It appears you have not yet Signed Up with our community. To Sign Up for free, please click here....



Message Board
THIS MESSAGE BOARD IS NO LONGER ACTIVE. TO SEE OUR ACTIVE MESSAGE BOARDS, PLEASE GO HERE





Message
Posted by Lara Minges on May 21, 2000 at 02:33:05:

In Reply to: Voice lessons for adult with CP posted by Jennifer Watkins on January 05, 2000 at 20:04:00:


Hi. My name is Laura. I am not sure when this message was posted, but wanted to add my opinion nonetheless. I have CP, use a wheelchair, and have sung in various choirs and done limited soloing since the second grade. If there is anything I can add here, it is indeed that CP is very individual, but if a person's speaking pitch, tone, and enunciation are unaffected, their singing voice should be as well. Specific considerations one must be aware of in working with ppl who happen to have CP are:
1. The relative strength of the diaphragm. Cp often affects these muscles.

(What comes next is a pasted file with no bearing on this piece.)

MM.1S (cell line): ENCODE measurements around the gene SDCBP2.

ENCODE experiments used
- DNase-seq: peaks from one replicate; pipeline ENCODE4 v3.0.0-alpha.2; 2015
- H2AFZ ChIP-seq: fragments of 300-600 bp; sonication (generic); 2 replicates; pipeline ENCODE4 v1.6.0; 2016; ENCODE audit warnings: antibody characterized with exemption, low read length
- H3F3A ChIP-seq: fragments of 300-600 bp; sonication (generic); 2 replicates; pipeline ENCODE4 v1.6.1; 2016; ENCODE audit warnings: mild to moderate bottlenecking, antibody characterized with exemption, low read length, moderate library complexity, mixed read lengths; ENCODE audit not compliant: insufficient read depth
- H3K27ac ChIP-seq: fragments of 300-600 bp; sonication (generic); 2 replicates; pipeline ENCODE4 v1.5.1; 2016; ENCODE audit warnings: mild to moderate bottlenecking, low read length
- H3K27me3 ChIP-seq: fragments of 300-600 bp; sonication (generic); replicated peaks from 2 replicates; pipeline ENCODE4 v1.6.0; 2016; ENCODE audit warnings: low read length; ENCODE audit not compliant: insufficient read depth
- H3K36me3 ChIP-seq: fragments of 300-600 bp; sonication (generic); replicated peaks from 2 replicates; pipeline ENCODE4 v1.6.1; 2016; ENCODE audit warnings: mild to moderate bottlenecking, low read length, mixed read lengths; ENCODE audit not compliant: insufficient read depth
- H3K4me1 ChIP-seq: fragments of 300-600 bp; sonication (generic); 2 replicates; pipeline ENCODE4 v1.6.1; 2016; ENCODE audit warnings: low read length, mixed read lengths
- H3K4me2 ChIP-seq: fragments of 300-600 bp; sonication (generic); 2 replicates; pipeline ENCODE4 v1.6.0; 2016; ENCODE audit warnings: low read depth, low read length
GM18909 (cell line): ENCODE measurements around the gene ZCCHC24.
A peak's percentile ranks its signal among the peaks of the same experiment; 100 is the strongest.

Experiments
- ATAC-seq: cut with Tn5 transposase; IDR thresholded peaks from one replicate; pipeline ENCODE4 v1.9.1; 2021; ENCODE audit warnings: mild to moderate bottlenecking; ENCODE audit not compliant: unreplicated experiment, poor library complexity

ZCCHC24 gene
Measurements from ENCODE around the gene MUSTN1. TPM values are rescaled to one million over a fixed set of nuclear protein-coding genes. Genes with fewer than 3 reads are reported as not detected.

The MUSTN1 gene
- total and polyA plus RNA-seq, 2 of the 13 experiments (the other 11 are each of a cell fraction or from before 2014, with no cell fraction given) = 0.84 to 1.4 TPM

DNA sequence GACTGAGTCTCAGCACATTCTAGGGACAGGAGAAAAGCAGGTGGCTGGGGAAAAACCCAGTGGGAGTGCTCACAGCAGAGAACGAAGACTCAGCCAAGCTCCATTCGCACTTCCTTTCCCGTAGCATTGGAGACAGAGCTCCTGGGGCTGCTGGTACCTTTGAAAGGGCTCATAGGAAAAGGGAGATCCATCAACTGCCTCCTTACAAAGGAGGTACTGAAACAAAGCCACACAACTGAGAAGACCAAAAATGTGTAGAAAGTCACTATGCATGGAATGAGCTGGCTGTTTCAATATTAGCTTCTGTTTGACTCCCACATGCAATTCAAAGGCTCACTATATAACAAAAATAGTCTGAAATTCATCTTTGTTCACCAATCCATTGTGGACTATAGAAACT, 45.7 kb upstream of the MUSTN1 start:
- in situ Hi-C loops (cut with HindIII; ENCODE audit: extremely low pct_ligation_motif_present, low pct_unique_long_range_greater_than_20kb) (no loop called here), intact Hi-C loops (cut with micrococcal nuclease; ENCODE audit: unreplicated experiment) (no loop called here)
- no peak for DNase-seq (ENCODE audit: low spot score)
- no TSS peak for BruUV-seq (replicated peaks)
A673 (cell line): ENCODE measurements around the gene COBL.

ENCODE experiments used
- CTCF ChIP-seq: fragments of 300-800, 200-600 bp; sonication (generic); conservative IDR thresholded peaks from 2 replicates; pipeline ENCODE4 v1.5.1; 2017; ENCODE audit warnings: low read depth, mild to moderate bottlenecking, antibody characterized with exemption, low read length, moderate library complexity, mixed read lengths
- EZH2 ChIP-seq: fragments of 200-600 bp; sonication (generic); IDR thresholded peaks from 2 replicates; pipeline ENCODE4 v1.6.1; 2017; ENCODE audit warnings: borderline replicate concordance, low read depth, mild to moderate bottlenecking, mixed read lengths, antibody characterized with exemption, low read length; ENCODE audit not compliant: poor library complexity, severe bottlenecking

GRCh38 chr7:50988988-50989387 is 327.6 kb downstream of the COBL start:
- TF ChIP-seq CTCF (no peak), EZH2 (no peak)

2. Quality of breath control- may be good one day, fair the next, but I've found it to be greatly improved by consciously breathing before reaching high notes, and doing regular deep breathing exercises.
3. Quality of speaking voice- Does the person pause for breath in the middle of sentences? (A certain amount of this is common, much of it poses a challenge) Are pitch and volume within acceptable levels? Does pitch rise sharply without warning?
4. Projection- Some people with CP, myself included, can have difficulty projecting and thus inconsistent success.
All these are issues. However, all but number 3 are also issues for nondisabled singers to various degrees. Basically, if the person shows no noticeable speech involvement (except, perhaps, when very tired or excited) they may be a good candidate for voice training. If not, speech therapy may be a better solution.
:


Follow Ups

All times are GMT -7. The time now is 04:18 AM.



Site owned and operated by HealthBoards.comô
Terms of Use © 1998-2014 HealthBoards.comô All rights reserved.
Do not copy or redistribute in any form!